YRCHIK-SHOEMAKER:  The disagreements. And that was interesting. And then after take-—so before very long, what was interesting to me was that behind the economic theory was some concept about human nature, and that was the real disagreement, not the economic theory. So are people basically greedy? Are people basically good? Which is it, and why? And that those concepts—and those concepts were never mentioned. So I was—I was a still a behaviorist, and econ was just intellectually stimulating because there was no right answer, and you could use the stats and everything else, and the disagreement was more than about the economic theory.


HARRIS:                     Did you come to some of your own personal conclusions about those debates?


YRCHIK-SHOEMAKER:  Um. [Pause.] Wow! Later, as a psychologist, I kept coming back to my belief that people are basically good, and bad things happen to them, and that the environment and so on—as an economist—you know, I started to say, yeah, people are basically good, but then I thought—I’ve always believed you needed government or legislation to prevent economic excesses and to protect most people economically.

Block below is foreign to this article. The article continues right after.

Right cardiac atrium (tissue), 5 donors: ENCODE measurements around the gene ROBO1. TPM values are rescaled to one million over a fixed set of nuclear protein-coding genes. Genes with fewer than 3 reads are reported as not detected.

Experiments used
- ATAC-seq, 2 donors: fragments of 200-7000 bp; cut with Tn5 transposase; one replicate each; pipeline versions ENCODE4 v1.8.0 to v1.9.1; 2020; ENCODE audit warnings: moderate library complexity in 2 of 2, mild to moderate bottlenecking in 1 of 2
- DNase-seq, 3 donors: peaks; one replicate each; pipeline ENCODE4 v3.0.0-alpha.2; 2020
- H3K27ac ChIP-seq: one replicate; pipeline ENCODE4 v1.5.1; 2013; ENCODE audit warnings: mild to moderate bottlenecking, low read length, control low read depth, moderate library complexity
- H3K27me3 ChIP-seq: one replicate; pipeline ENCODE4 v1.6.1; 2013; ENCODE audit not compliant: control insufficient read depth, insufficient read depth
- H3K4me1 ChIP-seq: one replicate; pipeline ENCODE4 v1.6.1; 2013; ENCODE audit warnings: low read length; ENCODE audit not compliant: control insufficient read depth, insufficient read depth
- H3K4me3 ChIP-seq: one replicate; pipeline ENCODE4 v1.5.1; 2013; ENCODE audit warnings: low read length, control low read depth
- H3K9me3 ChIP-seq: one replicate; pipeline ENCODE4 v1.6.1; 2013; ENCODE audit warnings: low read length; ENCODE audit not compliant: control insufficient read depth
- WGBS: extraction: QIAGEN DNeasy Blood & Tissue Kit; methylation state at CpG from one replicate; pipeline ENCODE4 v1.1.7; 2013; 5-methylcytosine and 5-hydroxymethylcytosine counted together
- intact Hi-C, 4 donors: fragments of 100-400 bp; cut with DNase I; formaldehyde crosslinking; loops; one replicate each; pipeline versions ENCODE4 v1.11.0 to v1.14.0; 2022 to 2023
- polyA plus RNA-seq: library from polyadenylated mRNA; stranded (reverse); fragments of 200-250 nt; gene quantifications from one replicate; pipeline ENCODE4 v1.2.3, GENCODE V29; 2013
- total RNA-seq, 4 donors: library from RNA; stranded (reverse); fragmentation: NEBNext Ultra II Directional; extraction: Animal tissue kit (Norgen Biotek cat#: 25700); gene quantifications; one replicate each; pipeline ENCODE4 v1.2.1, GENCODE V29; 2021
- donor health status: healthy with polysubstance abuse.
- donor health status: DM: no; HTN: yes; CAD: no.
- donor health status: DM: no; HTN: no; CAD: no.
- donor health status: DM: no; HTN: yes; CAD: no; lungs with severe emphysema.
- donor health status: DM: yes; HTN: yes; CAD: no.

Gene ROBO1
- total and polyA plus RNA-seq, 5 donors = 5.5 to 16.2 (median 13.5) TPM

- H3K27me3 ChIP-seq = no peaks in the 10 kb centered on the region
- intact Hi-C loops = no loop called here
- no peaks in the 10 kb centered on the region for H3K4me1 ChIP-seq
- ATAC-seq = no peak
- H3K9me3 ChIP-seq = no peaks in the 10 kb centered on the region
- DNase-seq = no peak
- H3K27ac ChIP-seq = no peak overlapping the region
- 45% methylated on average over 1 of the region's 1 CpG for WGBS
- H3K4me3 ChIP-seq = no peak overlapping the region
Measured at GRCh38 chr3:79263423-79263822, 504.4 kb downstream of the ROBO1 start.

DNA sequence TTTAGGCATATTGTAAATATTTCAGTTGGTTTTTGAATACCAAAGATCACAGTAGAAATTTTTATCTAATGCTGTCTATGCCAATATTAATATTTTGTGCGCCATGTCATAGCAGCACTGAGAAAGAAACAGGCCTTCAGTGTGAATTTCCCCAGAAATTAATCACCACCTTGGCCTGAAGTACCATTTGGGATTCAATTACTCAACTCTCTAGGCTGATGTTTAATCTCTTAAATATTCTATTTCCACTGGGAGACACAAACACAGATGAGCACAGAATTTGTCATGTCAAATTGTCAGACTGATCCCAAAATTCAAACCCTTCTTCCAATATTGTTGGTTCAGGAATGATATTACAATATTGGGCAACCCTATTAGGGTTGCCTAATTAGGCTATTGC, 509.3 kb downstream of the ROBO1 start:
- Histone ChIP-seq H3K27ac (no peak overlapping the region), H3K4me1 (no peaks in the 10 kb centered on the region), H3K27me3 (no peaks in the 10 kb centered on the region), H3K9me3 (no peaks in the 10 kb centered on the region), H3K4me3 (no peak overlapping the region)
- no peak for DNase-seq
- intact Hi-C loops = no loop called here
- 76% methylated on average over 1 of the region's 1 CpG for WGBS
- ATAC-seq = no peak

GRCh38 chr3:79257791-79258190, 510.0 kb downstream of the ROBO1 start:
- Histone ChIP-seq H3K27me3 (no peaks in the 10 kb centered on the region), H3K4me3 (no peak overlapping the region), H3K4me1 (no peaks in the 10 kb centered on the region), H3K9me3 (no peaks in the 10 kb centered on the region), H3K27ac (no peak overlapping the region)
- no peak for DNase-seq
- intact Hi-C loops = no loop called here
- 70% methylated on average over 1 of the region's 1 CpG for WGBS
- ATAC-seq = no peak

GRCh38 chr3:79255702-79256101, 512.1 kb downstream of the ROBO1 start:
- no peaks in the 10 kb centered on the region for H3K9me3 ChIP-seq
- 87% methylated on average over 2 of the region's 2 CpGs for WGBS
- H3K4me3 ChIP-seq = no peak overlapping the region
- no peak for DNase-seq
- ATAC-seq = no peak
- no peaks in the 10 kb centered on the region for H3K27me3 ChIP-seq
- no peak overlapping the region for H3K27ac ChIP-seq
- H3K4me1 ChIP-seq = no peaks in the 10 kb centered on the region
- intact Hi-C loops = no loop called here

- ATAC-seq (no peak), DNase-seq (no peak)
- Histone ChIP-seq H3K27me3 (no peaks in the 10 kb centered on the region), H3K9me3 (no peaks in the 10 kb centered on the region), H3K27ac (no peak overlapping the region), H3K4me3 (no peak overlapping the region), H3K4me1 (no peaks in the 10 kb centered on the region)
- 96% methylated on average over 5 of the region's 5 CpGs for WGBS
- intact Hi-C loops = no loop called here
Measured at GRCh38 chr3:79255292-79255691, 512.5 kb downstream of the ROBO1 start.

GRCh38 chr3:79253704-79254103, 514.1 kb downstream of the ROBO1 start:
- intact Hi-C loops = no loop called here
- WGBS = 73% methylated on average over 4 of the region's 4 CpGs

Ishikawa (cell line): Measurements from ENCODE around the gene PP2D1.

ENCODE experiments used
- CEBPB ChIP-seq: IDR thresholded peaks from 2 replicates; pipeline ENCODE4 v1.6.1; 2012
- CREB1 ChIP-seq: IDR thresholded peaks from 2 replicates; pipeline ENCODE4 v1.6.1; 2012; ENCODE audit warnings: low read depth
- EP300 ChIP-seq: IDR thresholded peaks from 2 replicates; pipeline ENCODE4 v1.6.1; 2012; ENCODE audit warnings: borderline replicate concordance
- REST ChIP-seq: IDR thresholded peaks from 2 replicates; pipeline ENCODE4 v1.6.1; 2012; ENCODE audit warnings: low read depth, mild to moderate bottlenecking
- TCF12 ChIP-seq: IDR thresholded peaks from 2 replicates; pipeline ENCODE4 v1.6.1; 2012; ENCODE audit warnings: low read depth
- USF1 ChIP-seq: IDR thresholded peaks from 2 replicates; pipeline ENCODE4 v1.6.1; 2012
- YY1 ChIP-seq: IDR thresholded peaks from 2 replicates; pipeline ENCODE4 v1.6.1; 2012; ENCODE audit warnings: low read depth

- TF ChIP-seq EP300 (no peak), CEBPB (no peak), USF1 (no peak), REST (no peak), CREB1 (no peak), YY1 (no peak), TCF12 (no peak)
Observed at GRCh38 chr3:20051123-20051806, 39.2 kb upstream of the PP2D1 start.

HARRIS:                     That makes sense.


YRCHIK-SHOEMAKER:  So I guess that was a contradiction, but that was what I thought.


HARRIS:                     So just kind of transitioning into your time in the Air Force, how did that process go? How did you end up where you did after college? And was it that same year?


YRCHIK-SHOEMAKER:  I was in pilot training, so that was in ’71, in Indiana, and—huh!—random thoughts—the shah of Iran’s son was in training there.


HARRIS:                     At the same time?




HARRIS:                     Wow.


YRCHIK-SHOEMAKER:  And there were—there were not any Vietnam—Vietnamese pilots. I encountered them later. But—


HARRIS:                     So what Air Force base was that?


YRCHIK-SHOEMAKER:  Grissom Air Force Base in Indiana [now Grissom Air Reserve Base, Indiana]. And it was—most of the bases were in the South, and actually that got much reinforced by LBJ. When he became president, Texas got, like 14 new bases. They closed bases in the North and so on.


                                    But it was the best base to fly at because there was weather. So Arizona was, like, sunny every day. But Oklahoma—there were lots of storms and everything else, so it was a better place to learn.


HARRIS:                     Wait, sorry. Oklahoma or Indiana?


YRCHIK-SHOEMAKER:  I’m sorry, yeah.


HARRIS:                     No worries.


YRCHIK-SHOEMAKER:  Grissom—sorry. I went to Grissom Air Force Base for my basic training—


HARRIS:                     Okay, right out of—


YRCHIK-SHOEMAKER:  —between my sophomore and junior year.